Keep Yourself Safe from Online Fraud

March 12th, 2019
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Credit and identity fraud are growing threats to the personal security of individuals and businesses across the globe. Hackers are getting sneakier every day, so it’s crucial that you protect yourself as a consumer in this rapidly changing online world. While no single method is 100% effective, combining several of the tips below will give you your best shot at staying safe while you shop online. 

Some Things are Best Kept to Yourself

You probably have a few trusted friends and family members that you have considered sharing your personal information with, but you really should keep sensitive data, such as passwords, PINs, and social security numbers, to yourself. Make sure to change your online passwords often, and don’t write them down anywhere if you can help it. Avoid using names and birthdays as part of your passwords because hackers can easily guess those. 

Also, try not to share devices with other people. The risk of staying logged in to their device is high and could compromise your security. If you’re letting other people use your device, the websites that they visit could invite malware or viruses that would allow hackers to steal your sensitive information. 

Go with Your Gut

Hackers tend to play to our emotions, so make sure that you pause for a moment to think about the following questions:

  1. Is it too good to be true? Chances are, it is. Hackers play to our desire for happiness and free items. If something seems too good to be true, do not click on any links. These could lead you to sites that allow malware and viruses onto your computer. 
  2. Is someone using fear to get me to do something on a strict deadline? Another way that hackers try to access your information is through fear tactics. If someone is contacting you through phone or email claiming to need money to help a loved one, do not respond or click on any links. They’ll often try to pressure you into making rash decisions by stressing a strict deadline but do your research before you decide how to proceed. If you’re worried, contact someone you know with computer security experience before taking any action.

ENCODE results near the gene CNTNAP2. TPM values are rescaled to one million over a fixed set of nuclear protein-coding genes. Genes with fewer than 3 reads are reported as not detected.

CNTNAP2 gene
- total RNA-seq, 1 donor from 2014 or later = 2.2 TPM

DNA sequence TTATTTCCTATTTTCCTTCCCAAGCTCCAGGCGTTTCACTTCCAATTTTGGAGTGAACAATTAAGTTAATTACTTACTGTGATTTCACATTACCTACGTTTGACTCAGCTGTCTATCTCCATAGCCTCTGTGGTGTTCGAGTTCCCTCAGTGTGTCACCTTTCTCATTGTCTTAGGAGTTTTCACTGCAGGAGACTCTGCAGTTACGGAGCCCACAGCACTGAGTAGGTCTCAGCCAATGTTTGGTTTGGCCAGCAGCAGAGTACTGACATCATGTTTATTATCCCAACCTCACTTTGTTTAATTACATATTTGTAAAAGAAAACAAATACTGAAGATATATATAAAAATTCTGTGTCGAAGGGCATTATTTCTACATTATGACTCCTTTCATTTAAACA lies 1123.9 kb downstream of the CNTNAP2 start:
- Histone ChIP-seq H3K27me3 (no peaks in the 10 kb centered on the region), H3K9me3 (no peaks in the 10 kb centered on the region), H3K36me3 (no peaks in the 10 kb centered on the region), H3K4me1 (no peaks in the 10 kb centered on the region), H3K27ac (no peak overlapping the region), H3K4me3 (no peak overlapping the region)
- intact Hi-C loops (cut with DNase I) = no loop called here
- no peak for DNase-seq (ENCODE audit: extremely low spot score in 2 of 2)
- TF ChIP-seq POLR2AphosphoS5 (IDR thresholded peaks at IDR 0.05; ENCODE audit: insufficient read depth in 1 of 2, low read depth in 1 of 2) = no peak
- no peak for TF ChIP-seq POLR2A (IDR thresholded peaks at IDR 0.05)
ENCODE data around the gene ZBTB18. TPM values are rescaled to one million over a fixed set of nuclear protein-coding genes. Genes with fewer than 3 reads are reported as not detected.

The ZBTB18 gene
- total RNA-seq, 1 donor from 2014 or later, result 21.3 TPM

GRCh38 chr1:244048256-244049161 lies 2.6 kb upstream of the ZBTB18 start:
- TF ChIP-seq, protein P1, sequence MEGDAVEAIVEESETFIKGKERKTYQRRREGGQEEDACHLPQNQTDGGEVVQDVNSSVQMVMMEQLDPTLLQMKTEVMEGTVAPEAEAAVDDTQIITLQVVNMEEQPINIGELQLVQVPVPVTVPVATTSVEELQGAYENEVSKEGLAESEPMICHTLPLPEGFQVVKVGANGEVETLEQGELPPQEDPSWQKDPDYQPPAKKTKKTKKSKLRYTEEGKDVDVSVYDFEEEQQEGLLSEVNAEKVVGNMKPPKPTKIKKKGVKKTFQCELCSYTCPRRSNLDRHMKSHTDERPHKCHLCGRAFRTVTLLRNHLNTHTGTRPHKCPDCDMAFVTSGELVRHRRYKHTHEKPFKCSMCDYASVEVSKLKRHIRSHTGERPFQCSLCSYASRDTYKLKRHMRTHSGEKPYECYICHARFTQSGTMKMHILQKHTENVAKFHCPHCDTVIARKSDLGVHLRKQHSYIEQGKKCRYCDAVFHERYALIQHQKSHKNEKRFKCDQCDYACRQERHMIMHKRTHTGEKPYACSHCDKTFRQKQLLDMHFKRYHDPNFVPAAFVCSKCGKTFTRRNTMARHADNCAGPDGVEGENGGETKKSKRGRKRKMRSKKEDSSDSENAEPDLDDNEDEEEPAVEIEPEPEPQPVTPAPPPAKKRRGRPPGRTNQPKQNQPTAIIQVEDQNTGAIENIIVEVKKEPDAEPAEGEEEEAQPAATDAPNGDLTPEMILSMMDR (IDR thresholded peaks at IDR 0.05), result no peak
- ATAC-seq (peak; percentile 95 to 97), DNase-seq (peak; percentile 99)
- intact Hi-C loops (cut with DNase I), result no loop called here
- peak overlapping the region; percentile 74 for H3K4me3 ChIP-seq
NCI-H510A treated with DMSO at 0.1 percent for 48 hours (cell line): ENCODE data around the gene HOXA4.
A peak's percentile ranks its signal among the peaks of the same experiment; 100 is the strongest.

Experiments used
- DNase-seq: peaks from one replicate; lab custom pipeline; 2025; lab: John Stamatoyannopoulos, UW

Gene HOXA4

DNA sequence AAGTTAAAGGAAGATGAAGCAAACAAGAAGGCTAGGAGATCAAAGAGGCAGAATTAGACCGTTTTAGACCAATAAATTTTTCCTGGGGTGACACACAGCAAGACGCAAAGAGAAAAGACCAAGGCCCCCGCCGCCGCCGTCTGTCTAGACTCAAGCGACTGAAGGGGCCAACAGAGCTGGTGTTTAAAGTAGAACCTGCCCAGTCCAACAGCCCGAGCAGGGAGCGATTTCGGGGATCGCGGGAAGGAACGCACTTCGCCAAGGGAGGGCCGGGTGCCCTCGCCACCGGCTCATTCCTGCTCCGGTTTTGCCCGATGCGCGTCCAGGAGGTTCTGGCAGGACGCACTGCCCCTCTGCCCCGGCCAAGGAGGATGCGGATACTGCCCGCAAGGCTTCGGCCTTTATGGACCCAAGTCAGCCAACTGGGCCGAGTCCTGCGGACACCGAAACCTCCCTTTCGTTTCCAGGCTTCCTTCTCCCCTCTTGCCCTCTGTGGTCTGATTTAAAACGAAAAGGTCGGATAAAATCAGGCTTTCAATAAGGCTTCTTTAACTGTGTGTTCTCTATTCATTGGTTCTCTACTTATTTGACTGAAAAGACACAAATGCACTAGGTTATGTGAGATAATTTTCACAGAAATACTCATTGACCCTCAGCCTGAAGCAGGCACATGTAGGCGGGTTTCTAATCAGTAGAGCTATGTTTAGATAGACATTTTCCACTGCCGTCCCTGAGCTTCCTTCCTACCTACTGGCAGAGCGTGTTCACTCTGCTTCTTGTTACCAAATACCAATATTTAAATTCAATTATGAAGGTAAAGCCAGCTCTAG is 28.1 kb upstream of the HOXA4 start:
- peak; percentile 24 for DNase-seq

3. Does someone require you to pay for everything up front? If this is the case, it’s most likely a scam that could harm your credit or identity. Most of the time, this kind of proposition comes across as winning a sweepstakes of some sort. The scammers will tell you that you won, require that you pay taxes and fees up front to receive the rest of the money, then hit the road with your hard-earned cash. If you do choose to pay for something, do it through a reputable third party such as Venmo or PayPal because they have security features in place to keep your information safe. 
  4. Does this look like a trustworthy site? Look for a security tag at the top of the page or the “https” at the beginning of the URL. Both are indicators that you are on a secure site.

Fraudulent activity runs rampant across the internet, but there are things that you can do to protect yourself and your assets. Just like on the football field, the best offense is a good defense; think twice before inputting any sensitive information anywhere online.


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